On 22 May 2014, the military overthrew an elected government in Thailand and entered in a post-coup era again. This was the 12th sucessful military coup since the end of absolute monarchy in 1932. Some people challenged the military and protested for some days in Bangkok against the coup, but were easily dispersed by the soldiers. The military junta led by Gen. Prayut Chan-o-cha declared martial law and curfew nationwide, banned political gatherings and detained politicians and anti-coup activists. Prayut claimed that they were trying to return peace and happiness to people and promised to celebrate elections in 2015, date that has been delayed since then.
After more than two and half years of military rule, dozens of dissidents have been speaking out and breaking the general silence despite the strict censorship in Thailand. In order to tighten the control of the public, the military junta further strengthened the use of lese-majeste law, known as Article 112, to arrest citizens. Acording to the Thai lese-majeste law, “whoever defames, insults or threatens the King, the Queen, the Heir-apparent or the Regent shall be punished with imprisonment of three to fifteen years.» There is no legal definition of such act, so the authorities have plenty of room for interpretation. Critics point out that the law has become a potential weapon against those who disagree with the junta.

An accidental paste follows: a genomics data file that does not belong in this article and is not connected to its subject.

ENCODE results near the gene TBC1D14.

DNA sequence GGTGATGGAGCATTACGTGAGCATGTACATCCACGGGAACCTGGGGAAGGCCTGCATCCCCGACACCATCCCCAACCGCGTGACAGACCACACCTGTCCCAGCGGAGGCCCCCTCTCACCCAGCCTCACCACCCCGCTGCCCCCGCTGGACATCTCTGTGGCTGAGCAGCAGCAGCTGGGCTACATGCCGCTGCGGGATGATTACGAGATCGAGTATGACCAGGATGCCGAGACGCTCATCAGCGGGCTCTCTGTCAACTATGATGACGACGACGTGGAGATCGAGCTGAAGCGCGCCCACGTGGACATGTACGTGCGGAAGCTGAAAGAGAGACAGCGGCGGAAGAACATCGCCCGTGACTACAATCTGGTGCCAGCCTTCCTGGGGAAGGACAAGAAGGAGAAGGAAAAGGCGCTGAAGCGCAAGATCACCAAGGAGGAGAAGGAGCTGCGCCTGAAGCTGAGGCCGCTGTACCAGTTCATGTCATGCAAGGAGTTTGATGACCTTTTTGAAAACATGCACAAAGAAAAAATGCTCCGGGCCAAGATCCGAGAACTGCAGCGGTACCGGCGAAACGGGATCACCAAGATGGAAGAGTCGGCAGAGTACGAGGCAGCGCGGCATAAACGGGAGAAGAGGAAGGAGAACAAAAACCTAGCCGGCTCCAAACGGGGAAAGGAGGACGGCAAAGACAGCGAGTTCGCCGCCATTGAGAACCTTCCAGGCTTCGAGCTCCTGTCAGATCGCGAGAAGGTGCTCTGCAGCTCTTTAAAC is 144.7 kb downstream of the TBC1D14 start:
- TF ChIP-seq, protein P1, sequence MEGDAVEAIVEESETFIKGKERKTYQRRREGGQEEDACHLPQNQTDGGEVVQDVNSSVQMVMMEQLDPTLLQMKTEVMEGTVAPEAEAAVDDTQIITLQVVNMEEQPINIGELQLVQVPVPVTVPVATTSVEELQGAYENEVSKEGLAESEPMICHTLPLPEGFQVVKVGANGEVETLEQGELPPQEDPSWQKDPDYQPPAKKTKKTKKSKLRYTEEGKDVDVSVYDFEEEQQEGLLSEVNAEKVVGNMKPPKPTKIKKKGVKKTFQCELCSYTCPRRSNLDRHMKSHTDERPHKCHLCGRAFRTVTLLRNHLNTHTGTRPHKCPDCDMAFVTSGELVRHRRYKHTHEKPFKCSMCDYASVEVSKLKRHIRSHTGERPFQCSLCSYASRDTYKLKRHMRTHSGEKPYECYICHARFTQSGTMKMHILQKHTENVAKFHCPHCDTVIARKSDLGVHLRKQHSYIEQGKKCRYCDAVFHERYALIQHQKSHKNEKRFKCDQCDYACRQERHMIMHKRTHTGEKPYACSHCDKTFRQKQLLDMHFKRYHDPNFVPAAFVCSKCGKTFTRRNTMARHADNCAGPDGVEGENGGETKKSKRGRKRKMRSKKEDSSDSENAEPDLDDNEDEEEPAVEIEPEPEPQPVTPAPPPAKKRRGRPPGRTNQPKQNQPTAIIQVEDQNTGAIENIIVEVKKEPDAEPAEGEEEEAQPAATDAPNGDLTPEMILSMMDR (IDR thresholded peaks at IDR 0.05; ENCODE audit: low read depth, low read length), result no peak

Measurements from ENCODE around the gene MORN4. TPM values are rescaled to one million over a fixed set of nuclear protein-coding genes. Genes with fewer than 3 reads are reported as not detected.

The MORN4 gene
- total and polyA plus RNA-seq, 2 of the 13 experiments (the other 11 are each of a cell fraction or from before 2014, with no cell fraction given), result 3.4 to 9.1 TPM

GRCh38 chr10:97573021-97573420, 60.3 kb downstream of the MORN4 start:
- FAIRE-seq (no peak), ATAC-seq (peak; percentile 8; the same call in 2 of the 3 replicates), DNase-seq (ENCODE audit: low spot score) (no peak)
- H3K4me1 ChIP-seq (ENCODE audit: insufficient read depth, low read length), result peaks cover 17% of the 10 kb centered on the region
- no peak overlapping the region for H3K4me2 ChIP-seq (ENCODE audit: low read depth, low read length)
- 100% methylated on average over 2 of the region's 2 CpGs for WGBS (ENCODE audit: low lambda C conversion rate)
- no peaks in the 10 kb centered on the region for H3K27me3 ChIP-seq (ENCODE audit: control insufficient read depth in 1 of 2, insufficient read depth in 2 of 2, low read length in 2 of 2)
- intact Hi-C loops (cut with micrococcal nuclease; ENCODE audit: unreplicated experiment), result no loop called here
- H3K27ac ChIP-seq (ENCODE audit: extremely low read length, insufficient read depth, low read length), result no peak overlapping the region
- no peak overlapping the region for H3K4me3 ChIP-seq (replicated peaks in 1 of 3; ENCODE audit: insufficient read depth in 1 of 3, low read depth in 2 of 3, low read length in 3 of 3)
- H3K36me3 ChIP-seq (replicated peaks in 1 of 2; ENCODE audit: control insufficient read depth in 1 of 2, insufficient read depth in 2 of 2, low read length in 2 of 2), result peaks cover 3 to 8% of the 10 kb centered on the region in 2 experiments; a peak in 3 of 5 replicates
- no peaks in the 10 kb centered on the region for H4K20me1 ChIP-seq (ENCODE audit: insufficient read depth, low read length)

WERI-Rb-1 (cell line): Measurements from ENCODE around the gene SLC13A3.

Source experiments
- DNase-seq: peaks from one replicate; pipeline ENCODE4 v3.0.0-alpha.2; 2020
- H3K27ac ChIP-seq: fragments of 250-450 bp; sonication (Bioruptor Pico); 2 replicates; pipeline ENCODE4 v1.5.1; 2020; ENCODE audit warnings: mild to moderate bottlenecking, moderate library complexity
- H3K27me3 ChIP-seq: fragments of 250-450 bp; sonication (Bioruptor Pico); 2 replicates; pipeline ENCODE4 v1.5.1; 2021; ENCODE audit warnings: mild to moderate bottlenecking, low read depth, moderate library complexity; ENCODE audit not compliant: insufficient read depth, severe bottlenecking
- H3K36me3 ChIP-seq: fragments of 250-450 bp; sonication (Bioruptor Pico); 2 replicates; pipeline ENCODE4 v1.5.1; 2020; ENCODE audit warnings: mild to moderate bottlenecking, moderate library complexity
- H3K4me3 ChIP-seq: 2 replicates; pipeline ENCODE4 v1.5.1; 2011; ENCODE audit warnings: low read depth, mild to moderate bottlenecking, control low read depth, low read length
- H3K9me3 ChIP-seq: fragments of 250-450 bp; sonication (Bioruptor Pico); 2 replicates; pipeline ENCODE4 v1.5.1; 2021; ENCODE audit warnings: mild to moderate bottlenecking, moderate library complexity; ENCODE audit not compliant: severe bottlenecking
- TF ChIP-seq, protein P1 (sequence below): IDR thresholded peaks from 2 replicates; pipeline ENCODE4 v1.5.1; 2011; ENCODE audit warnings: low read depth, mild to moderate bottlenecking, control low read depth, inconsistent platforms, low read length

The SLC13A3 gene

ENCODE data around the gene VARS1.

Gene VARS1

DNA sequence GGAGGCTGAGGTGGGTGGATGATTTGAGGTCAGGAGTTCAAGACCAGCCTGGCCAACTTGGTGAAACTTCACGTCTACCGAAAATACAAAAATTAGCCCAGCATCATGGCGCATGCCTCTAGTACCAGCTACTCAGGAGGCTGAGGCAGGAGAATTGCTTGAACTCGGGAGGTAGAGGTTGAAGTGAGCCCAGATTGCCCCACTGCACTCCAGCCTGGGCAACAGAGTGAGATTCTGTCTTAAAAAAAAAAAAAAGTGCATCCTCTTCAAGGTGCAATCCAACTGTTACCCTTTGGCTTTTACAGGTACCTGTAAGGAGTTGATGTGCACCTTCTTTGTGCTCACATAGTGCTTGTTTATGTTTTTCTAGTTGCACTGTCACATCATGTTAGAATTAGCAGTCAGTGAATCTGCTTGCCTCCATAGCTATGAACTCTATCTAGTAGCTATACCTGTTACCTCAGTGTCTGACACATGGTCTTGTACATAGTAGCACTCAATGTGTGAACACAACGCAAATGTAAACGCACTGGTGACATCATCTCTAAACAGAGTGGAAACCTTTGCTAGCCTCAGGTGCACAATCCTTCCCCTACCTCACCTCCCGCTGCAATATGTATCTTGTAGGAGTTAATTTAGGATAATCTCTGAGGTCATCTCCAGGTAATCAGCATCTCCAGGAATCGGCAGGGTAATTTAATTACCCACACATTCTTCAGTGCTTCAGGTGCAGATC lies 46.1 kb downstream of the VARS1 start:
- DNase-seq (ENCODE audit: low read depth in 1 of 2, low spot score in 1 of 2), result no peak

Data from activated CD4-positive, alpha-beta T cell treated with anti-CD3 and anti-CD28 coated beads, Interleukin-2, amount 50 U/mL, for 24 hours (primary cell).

In this series we have interviewed and photographed people who have been detained, harassed or prosecuted by the miltary junta because of their political opinions or activities. There are students, activists, a journalist, a politician, a red shirt leader, an academic, an artist and a cleaner. They are from different backgrounds, professions and cities, but all tell the same story of a desperate effort for justice, and a hopeless dream for a better future.